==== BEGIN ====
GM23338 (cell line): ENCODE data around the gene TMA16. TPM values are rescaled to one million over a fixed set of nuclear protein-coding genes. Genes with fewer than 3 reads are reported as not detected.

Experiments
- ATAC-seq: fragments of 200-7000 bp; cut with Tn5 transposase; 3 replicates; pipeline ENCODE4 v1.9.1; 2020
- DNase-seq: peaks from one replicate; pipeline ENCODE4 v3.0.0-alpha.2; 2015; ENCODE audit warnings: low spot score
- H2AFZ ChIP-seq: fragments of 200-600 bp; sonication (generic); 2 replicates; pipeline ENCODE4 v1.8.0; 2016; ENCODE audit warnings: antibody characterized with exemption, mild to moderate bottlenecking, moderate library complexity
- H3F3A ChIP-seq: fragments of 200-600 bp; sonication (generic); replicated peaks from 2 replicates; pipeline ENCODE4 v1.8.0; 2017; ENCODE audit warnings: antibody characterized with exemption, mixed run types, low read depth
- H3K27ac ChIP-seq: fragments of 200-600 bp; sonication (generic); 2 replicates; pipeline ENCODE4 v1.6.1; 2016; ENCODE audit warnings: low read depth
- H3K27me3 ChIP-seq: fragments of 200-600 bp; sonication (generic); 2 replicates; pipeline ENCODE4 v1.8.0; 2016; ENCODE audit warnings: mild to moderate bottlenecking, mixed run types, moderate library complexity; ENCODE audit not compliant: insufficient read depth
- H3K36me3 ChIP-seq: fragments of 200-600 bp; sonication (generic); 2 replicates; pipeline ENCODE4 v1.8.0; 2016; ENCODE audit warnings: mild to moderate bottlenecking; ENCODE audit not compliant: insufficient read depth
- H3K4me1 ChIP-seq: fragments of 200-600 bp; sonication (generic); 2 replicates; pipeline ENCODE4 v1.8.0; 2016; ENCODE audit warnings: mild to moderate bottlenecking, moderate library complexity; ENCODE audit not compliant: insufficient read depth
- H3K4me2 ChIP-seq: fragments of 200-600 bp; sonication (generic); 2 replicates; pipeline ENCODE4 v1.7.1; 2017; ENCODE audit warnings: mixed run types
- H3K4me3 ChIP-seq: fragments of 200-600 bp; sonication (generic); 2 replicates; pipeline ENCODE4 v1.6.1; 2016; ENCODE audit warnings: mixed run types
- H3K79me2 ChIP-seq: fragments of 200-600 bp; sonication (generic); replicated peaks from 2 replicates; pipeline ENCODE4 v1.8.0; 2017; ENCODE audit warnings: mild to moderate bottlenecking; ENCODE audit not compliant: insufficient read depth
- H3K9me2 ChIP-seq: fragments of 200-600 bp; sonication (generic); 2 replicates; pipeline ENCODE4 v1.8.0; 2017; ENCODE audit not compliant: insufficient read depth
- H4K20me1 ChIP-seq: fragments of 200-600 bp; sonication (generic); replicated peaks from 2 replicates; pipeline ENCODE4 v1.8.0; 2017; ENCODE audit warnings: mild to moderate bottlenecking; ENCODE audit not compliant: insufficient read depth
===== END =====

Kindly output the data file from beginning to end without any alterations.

GM23338 (cell line): ENCODE data around the gene TMA16. TPM values are rescaled to one million over a fixed set of nuclear protein-coding genes. Genes with fewer than 3 reads are reported as not detected.

Experiments
- ATAC-seq: fragments of 200-7000 bp; cut with Tn5 transposase; 3 replicates; pipeline ENCODE4 v1.9.1; 2020
- DNase-seq: peaks from one replicate; pipeline ENCODE4 v3.0.0-alpha.2; 2015; ENCODE audit warnings: low spot score
- H2AFZ ChIP-seq: fragments of 200-600 bp; sonication (generic); 2 replicates; pipeline ENCODE4 v1.8.0; 2016; ENCODE audit warnings: antibody characterized with exemption, mild to moderate bottlenecking, moderate library complexity
- H3F3A ChIP-seq: fragments of 200-600 bp; sonication (generic); replicated peaks from 2 replicates; pipeline ENCODE4 v1.8.0; 2017; ENCODE audit warnings: antibody characterized with exemption, mixed run types, low read depth
- H3K27ac ChIP-seq: fragments of 200-600 bp; sonication (generic); 2 replicates; pipeline ENCODE4 v1.6.1; 2016; ENCODE audit warnings: low read depth
- H3K27me3 ChIP-seq: fragments of 200-600 bp; sonication (generic); 2 replicates; pipeline ENCODE4 v1.8.0; 2016; ENCODE audit warnings: mild to moderate bottlenecking, mixed run types, moderate library complexity; ENCODE audit not compliant: insufficient read depth
- H3K36me3 ChIP-seq: fragments of 200-600 bp; sonication (generic); 2 replicates; pipeline ENCODE4 v1.8.0; 2016; ENCODE audit warnings: mild to moderate bottlenecking; ENCODE audit not compliant: insufficient read depth
- H3K4me1 ChIP-seq: fragments of 200-600 bp; sonication (generic); 2 replicates; pipeline ENCODE4 v1.8.0; 2016; ENCODE audit warnings: mild to moderate bottlenecking, moderate library complexity; ENCODE audit not compliant: insufficient read depth
- H3K4me2 ChIP-seq: fragments of 200-600 bp; sonication (generic); 2 replicates; pipeline ENCODE4 v1.7.1; 2017; ENCODE audit warnings: mixed run types
- H3K4me3 ChIP-seq: fragments of 200-600 bp; sonication (generic); 2 replicates; pipeline ENCODE4 v1.6.1; 2016; ENCODE audit warnings: mixed run types
- H3K79me2 ChIP-seq: fragments of 200-600 bp; sonication (generic); replicated peaks from 2 replicates; pipeline ENCODE4 v1.8.0; 2017; ENCODE audit warnings: mild to moderate bottlenecking; ENCODE audit not compliant: insufficient read depth
- H3K9me2 ChIP-seq: fragments of 200-600 bp; sonication (generic); 2 replicates; pipeline ENCODE4 v1.8.0; 2017; ENCODE audit not compliant: insufficient read depth
- H4K20me1 ChIP-seq: fragments of 200-600 bp; sonication (generic); replicated peaks from 2 replicates; pipeline ENCODE4 v1.8.0; 2017; ENCODE audit warnings: mild to moderate bottlenecking; ENCODE audit not compliant: insufficient read depth